What if physicians could just print a kidney from the patient's own cells, rather than needing to find a donor match and pray the patient's body doesn't reject the transplanted kidney?
Thanks to 3D organ bioprinting, that might happen within a decade, according to Jennifer Lewis, a professor at Harvard University's Wyss Center for Biologically Inspired Engineering. According to a 2019 research, organ bioprinting is the use of 3D-printing technology to combine numerous cell types, growth hormones, and biomaterials in a layer-by-layer way to build bioartificial organs that ideally mimic their natural counterparts.
This form of regenerative medicine is in the early stages of research, with "genuine human need" driving the invention, according to Lewis.
According to the Health Resources and Services Administration, there are 106,800 men, women, and children on the national organ transplant waiting list in the United States as of March 8, 2023. Nevertheless, live donors donate just approximately 6,000 organs each year on average, whereas dead donors provide roughly 8,000 organs per year on average.
According to Lewis, the reason for this disparity is "a combination of people who have catastrophic health events, but their organs aren't high enough quality to donate, or they're not on the organ donor list to begin with, and the fact that it's actually very difficult to find a good match" so the patient's body doesn't reject the transplanted organ.
Even if live donors are an option, “to do surgery on someone who doesn’t need it” is a significant risk, according to Dr. Anthony Atala, head of the Wake Forest Center for Regenerative Medicine. “So, living related donors are usually not the preferred way to go because then you’re taking an organ away from somebody else who may need it, especially now as we age longer.”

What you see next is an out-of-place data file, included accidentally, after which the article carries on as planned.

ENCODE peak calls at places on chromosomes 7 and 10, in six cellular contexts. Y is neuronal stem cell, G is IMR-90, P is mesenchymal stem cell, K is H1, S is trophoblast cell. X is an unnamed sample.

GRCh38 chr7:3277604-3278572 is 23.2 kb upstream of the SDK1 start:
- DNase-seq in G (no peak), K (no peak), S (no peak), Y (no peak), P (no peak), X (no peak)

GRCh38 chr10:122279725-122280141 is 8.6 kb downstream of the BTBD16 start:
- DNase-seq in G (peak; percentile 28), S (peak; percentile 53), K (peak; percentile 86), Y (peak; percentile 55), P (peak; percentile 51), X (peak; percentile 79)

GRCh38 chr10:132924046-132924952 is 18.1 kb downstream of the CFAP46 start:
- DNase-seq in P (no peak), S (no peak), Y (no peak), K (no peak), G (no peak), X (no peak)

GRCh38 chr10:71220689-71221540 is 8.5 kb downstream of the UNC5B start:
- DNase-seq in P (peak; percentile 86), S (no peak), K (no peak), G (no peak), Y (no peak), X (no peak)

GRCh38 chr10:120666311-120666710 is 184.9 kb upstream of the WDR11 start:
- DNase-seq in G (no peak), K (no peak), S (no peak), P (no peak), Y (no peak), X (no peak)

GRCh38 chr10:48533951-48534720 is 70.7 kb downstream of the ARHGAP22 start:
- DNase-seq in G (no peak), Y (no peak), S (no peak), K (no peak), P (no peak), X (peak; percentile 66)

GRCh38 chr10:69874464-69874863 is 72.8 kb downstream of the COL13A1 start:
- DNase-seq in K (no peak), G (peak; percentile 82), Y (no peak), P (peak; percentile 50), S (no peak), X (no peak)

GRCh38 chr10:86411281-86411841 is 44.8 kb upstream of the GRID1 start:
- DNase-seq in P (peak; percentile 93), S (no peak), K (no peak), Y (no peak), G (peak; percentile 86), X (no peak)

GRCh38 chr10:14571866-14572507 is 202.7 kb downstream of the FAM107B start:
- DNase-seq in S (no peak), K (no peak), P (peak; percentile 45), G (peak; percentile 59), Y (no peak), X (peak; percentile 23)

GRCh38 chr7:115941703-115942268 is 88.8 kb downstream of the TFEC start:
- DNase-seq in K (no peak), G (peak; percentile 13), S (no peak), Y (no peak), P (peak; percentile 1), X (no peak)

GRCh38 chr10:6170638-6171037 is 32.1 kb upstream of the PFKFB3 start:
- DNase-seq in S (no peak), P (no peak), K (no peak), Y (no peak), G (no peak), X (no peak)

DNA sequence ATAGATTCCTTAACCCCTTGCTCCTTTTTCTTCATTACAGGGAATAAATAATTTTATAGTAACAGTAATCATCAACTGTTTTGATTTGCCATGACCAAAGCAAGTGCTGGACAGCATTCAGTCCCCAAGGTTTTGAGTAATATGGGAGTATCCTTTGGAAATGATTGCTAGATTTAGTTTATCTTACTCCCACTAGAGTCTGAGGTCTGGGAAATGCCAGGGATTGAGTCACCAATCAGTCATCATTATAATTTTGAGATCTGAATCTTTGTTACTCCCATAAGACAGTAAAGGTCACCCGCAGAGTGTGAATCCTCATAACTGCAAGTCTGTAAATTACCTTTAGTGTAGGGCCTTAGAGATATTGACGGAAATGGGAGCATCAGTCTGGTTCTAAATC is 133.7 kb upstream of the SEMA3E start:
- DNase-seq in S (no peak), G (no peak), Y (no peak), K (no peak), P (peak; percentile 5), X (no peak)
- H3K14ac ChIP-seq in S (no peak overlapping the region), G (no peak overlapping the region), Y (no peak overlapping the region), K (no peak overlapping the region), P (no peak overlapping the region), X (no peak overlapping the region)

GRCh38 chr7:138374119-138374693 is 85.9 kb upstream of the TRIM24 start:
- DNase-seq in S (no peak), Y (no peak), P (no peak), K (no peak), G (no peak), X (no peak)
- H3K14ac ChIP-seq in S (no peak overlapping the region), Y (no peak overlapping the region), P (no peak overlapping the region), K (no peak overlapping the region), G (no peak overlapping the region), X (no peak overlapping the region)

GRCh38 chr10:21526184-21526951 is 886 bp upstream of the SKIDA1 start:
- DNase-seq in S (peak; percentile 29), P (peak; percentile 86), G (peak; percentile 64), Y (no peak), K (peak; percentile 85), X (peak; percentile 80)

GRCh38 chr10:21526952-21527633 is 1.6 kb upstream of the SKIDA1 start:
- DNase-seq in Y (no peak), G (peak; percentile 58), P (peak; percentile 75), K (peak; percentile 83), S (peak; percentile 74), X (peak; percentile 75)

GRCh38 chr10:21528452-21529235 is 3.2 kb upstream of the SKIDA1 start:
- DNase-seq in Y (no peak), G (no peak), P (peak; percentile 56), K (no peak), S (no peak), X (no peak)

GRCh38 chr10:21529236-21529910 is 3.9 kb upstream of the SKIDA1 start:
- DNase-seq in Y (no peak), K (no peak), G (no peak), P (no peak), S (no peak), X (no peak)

In 2006, Atala and his colleagues were responsible for hand-growing human bladders in a lab and implanting a difficult internal organ into individuals for the first time, saving the lives of three children.
According to the Health Resources and Services Administration, 17 deaths occur each day while waiting for an organ transplant. According to the organisation, an extra person is added to the queue every 10 minutes. In 2021, more than 90% of those on the transplant waiting list need a kidney transplant.
When bioprinting organs become a viable alternative, patient and carer affordability should not be a concern.
According to a new CDC analysis, patients who require frequent dialysis had higher incidence of staph infections in their blood than persons who do not require these treatments.
They will be "certainly accessible," according to Atala. “The costs associated with organ failures are very high. Just to keep a patient on dialysis is over a quarter of a million dollars per year, just to keep one patient on dialysis. So, it’s a lot cheaper to create an organ that you can implant into the patient.”
According to study released by the American Society of Nephrology, the typical kidney transplant cost $442,500 in 2020 — whereas 3D printers range in price from a few thousand dollars to upwards of $100,000, depending on their sophistication. Despite the availability of low-cost printers, Lewis explained that the most expensive aspects of bioprinting might involve maintaining cell banks for patients, growing cells, and carefully handling biological materials.
The present expenses of organ transplantation include "harvesting the organ from the donor, shipping fees, and then, of course, the procedure that the recipient goes through, as well as all the care and monitoring," according to Lewis. "Even if it was bioprinted, some of that expense would still be involved."